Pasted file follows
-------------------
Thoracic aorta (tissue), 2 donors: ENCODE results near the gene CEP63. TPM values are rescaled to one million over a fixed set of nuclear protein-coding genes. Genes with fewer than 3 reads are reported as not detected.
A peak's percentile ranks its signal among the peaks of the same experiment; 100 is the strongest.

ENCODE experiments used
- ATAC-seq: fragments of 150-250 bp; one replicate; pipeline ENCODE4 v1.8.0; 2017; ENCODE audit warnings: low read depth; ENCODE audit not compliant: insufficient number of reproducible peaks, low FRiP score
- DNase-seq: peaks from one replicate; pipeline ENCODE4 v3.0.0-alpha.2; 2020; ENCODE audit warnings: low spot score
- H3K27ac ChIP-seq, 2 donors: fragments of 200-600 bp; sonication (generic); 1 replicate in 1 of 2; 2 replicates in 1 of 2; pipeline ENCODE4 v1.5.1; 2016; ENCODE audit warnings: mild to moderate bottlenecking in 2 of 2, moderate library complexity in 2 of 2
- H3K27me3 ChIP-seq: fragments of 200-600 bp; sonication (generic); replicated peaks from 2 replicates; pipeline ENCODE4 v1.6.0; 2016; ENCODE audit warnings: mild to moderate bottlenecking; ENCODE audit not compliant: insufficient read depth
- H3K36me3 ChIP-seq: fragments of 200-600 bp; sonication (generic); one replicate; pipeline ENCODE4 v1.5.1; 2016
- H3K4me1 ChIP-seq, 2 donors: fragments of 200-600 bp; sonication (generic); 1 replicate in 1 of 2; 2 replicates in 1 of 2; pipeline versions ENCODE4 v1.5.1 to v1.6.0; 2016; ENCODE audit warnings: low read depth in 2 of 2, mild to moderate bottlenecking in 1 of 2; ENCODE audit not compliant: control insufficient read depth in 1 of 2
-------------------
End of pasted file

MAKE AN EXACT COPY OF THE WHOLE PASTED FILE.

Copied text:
Thoracic aorta (tissue), 2 donors: ENCODE results near the gene CEP63. TPM values are rescaled to one million over a fixed set of nuclear protein-coding genes. Genes with fewer than 3 reads are reported as not detected.
A peak's percentile ranks its signal among the peaks of the same experiment; 100 is the strongest.

ENCODE experiments used
- ATAC-seq: fragments of 150-250 bp; one replicate; pipeline ENCODE4 v1.8.0; 2017; ENCODE audit warnings: low read depth; ENCODE audit not compliant: insufficient number of reproducible peaks, low FRiP score
- DNase-seq: peaks from one replicate; pipeline ENCODE4 v3.0.0-alpha.2; 2020; ENCODE audit warnings: low spot score
- H3K27ac ChIP-seq, 2 donors: fragments of 200-600 bp; sonication (generic); 1 replicate in 1 of 2; 2 replicates in 1 of 2; pipeline ENCODE4 v1.5.1; 2016; ENCODE audit warnings: mild to moderate bottlenecking in 2 of 2, moderate library complexity in 2 of 2
- H3K27me3 ChIP-seq: fragments of 200-600 bp; sonication (generic); replicated peaks from 2 replicates; pipeline ENCODE4 v1.6.0; 2016; ENCODE audit warnings: mild to moderate bottlenecking; ENCODE audit not compliant: insufficient read depth
- H3K36me3 ChIP-seq: fragments of 200-600 bp; sonication (generic); one replicate; pipeline ENCODE4 v1.5.1; 2016
- H3K4me1 ChIP-seq, 2 donors: fragments of 200-600 bp; sonication (generic); 1 replicate in 1 of 2; 2 replicates in 1 of 2; pipeline versions ENCODE4 v1.5.1 to v1.6.0; 2016; ENCODE audit warnings: low read depth in 2 of 2, mild to moderate bottlenecking in 1 of 2; ENCODE audit not compliant: control insufficient read depth in 1 of 2